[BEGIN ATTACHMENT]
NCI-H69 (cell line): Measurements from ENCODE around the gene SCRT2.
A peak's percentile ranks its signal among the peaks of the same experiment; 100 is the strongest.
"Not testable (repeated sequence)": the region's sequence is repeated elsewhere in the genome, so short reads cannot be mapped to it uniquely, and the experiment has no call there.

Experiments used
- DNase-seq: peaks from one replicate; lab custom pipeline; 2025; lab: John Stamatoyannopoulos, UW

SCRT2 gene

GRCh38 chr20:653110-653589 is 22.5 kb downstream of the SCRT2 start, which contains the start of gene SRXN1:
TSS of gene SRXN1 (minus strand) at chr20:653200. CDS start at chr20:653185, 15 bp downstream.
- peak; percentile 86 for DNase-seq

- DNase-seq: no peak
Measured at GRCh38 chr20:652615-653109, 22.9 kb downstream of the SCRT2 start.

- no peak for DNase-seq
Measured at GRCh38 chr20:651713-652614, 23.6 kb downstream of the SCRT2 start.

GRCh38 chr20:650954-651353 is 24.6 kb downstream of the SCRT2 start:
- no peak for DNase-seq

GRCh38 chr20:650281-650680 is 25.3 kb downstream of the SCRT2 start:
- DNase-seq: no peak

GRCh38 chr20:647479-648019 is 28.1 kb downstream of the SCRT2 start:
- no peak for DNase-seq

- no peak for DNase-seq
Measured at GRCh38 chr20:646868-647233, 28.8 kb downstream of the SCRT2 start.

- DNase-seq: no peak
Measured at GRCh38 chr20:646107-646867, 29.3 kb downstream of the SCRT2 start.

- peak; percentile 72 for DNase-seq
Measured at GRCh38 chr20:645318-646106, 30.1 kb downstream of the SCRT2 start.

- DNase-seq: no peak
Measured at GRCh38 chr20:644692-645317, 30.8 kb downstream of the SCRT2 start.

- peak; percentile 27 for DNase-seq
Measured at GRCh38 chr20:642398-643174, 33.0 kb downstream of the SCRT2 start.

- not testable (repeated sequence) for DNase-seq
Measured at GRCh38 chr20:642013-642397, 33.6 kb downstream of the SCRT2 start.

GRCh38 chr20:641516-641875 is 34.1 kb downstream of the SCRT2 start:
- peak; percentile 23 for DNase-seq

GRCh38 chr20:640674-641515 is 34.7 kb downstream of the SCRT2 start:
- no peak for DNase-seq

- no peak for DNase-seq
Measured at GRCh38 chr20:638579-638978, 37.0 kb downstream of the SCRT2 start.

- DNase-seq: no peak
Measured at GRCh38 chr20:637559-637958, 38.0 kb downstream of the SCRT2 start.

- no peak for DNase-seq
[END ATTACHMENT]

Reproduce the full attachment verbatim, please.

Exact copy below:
NCI-H69 (cell line): Measurements from ENCODE around the gene SCRT2.
A peak's percentile ranks its signal among the peaks of the same experiment; 100 is the strongest.
"Not testable (repeated sequence)": the region's sequence is repeated elsewhere in the genome, so short reads cannot be mapped to it uniquely, and the experiment has no call there.

Experiments used
- DNase-seq: peaks from one replicate; lab custom pipeline; 2025; lab: John Stamatoyannopoulos, UW

SCRT2 gene

GRCh38 chr20:653110-653589 is 22.5 kb downstream of the SCRT2 start, which contains the start of gene SRXN1:
TSS of gene SRXN1 (minus strand) at chr20:653200. CDS start at chr20:653185, 15 bp downstream.
- peak; percentile 86 for DNase-seq

- DNase-seq: no peak
Measured at GRCh38 chr20:652615-653109, 22.9 kb downstream of the SCRT2 start.

- no peak for DNase-seq
Measured at GRCh38 chr20:651713-652614, 23.6 kb downstream of the SCRT2 start.

GRCh38 chr20:650954-651353 is 24.6 kb downstream of the SCRT2 start:
- no peak for DNase-seq

GRCh38 chr20:650281-650680 is 25.3 kb downstream of the SCRT2 start:
- DNase-seq: no peak

GRCh38 chr20:647479-648019 is 28.1 kb downstream of the SCRT2 start:
- no peak for DNase-seq

- no peak for DNase-seq
Measured at GRCh38 chr20:646868-647233, 28.8 kb downstream of the SCRT2 start.

- DNase-seq: no peak
Measured at GRCh38 chr20:646107-646867, 29.3 kb downstream of the SCRT2 start.

- peak; percentile 72 for DNase-seq
Measured at GRCh38 chr20:645318-646106, 30.1 kb downstream of the SCRT2 start.

- DNase-seq: no peak
Measured at GRCh38 chr20:644692-645317, 30.8 kb downstream of the SCRT2 start.

- peak; percentile 27 for DNase-seq
Measured at GRCh38 chr20:642398-643174, 33.0 kb downstream of the SCRT2 start.

- not testable (repeated sequence) for DNase-seq
Measured at GRCh38 chr20:642013-642397, 33.6 kb downstream of the SCRT2 start.

GRCh38 chr20:641516-641875 is 34.1 kb downstream of the SCRT2 start:
- peak; percentile 23 for DNase-seq

GRCh38 chr20:640674-641515 is 34.7 kb downstream of the SCRT2 start:
- no peak for DNase-seq

- no peak for DNase-seq
Measured at GRCh38 chr20:638579-638978, 37.0 kb downstream of the SCRT2 start.

- DNase-seq: no peak
Measured at GRCh38 chr20:637559-637958, 38.0 kb downstream of the SCRT2 start.

- no peak for DNase-seq